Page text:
Most behaviour of humans cannot easily be described in terms of individual responses reinforced one by one, and Skinner devoted a great deal of effort to the problem of behavioural complexity. Some complex behaviour can be seen as a sequence of relatively simple responses, and here Skinner invoked the idea of “chaining”. Chaining is based on the fact, experimentally demonstrated, that a discriminative stimulus not only sets the occasion for subsequent behaviour, but it can also reinforce a behaviour that precedes it. That is, a discriminative stimulus is also a “conditioned reinforcer”. For example, the light that sets the occasion for lever pressing may also be used to reinforce “turning around” in the presence of a noise. This results in the sequence “noise – turn-around – light – press lever – food.” Much longer chains can be built by adding more stimuli and responses.

However, Skinner recognised that a great deal of behaviour, especially human behaviour, cannot be accounted for by gradual shaping or the construction of response sequences. Complex behaviour often appears suddenly in its final form, as when a person first finds his way to the elevator by following instructions given at the front desk. To account for such behaviour, Skinner introduced the concept of rule-governed behaviour. First, relatively simple behaviours come under the control of verbal stimuli: the child learns to “jump,” “open the book,” and so on. After a large number of responses come under such verbal control, a sequence of verbal stimuli can evoke an almost unlimited variety of complex responses.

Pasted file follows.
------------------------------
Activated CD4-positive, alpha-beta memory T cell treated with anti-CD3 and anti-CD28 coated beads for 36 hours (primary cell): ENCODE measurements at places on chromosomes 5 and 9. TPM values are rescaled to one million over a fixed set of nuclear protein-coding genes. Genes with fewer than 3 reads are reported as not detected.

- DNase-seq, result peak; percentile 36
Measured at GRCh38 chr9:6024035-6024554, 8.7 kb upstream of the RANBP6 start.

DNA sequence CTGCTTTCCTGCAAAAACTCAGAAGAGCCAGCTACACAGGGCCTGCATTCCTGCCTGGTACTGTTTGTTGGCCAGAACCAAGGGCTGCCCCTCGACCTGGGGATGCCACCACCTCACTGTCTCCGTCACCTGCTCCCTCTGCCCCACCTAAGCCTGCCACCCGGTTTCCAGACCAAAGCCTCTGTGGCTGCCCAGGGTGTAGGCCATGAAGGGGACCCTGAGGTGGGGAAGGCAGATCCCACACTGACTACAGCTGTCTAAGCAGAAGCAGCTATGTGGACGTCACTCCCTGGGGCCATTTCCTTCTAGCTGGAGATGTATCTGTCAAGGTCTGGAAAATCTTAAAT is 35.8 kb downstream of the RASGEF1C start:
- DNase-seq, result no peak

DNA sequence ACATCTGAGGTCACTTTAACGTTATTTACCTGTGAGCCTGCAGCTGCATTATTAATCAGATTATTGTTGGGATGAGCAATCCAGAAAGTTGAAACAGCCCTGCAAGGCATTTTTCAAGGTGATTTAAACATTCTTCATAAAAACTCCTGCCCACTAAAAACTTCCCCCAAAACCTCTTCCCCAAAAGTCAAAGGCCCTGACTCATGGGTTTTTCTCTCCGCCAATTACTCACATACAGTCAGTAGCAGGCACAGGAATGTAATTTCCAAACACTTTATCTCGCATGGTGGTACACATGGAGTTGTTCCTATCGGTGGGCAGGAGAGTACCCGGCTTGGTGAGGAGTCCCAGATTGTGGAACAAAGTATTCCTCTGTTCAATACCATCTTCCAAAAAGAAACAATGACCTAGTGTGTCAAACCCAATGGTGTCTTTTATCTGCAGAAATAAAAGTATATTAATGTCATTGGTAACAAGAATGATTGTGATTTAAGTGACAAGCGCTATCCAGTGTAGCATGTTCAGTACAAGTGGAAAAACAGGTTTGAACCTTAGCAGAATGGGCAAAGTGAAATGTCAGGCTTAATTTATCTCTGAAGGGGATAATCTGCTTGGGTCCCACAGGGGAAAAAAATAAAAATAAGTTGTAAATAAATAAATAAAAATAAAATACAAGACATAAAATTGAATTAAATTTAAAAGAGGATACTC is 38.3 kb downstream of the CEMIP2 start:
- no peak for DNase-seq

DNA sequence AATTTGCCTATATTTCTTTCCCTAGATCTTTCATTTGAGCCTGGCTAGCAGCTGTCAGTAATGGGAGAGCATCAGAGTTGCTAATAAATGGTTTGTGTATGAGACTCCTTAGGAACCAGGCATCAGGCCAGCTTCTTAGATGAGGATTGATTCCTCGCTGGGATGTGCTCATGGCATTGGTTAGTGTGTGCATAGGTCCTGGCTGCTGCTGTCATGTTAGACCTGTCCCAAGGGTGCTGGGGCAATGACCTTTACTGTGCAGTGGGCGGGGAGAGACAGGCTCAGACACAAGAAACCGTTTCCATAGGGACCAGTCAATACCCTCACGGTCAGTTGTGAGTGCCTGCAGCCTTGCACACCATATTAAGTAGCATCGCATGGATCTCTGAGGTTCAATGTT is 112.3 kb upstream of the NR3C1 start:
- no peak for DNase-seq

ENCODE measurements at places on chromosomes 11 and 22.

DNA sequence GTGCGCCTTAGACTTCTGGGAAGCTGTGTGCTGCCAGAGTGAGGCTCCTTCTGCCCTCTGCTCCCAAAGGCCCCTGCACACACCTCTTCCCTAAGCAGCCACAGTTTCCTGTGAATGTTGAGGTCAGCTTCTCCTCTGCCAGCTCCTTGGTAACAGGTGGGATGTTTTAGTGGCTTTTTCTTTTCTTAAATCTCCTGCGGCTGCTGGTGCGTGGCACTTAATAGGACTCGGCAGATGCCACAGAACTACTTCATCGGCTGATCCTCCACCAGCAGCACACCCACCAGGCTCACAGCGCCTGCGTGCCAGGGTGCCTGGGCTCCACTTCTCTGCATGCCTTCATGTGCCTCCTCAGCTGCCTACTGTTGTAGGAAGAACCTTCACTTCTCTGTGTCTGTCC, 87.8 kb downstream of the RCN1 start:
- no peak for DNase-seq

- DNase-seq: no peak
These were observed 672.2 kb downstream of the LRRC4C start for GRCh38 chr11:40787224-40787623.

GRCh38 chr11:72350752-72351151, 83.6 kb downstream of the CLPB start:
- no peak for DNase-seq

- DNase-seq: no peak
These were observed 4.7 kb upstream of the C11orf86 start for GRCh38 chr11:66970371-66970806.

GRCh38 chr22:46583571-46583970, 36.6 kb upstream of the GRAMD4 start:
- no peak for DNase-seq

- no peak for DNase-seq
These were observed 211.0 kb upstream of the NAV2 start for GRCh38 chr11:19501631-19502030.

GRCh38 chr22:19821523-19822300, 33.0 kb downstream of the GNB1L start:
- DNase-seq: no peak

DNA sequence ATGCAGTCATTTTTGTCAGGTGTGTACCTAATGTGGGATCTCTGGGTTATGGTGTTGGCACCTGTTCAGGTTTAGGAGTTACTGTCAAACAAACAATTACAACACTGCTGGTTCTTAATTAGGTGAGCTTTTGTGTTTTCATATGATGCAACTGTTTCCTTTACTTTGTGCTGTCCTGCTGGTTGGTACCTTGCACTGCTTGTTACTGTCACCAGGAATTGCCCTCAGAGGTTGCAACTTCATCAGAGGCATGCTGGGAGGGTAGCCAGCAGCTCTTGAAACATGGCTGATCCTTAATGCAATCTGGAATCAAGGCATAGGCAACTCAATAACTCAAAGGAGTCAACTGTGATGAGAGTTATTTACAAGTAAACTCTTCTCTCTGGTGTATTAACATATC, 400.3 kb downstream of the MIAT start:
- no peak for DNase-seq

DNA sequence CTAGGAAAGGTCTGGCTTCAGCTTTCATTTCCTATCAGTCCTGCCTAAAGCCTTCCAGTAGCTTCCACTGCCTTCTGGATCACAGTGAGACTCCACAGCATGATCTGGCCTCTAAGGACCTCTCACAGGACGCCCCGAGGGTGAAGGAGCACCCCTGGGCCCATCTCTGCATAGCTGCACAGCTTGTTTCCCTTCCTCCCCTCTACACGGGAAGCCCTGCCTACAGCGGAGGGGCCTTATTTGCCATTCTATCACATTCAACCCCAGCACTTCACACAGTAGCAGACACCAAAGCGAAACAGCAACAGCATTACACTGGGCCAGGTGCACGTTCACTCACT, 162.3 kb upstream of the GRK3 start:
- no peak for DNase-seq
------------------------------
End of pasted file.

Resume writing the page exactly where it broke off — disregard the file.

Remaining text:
Reinforcement, a key concept of behaviourism, is the primary process that shapes and controls behaviour, and occurs in two ways: positive and negative. In The Behaviour of Organisms (1938), Skinner defines negative reinforcement to be synonymous with punishment, i.e. the presentation of an aversive stimulus. This definition would subsequently be re-defined in Science and Human Behaviour (1953).

In what has now become the standard set of definitions, positive reinforcement is the strengthening of behaviour by the occurrence of some event (e.g. praise after some behaviour is performed), whereas negative reinforcement is the strengthening of behaviour by the removal or avoidance of some aversive event (e.g. opening and raising an umbrella over your head on a rainy day is reinforced by the cessation of rain falling on you).

Both types of reinforcement strengthen behaviour, or increase the probability of a behaviour reoccurring; the difference being in whether the reinforcing event is something applied (positive reinforcement) or something removed or avoided (negative reinforcement). Punishment can be the application of an aversive stimulus/event (positive punishment or punishment by contingent stimulation) or the removal of a desirable stimulus (negative punishment or punishment by contingent withdrawal). Though punishment is often used to suppress behaviour, Skinner argued that this suppression is temporary and has a number of other, often unwanted, consequences. Extinction is the absence of a rewarding stimulus, which weakens behaviour.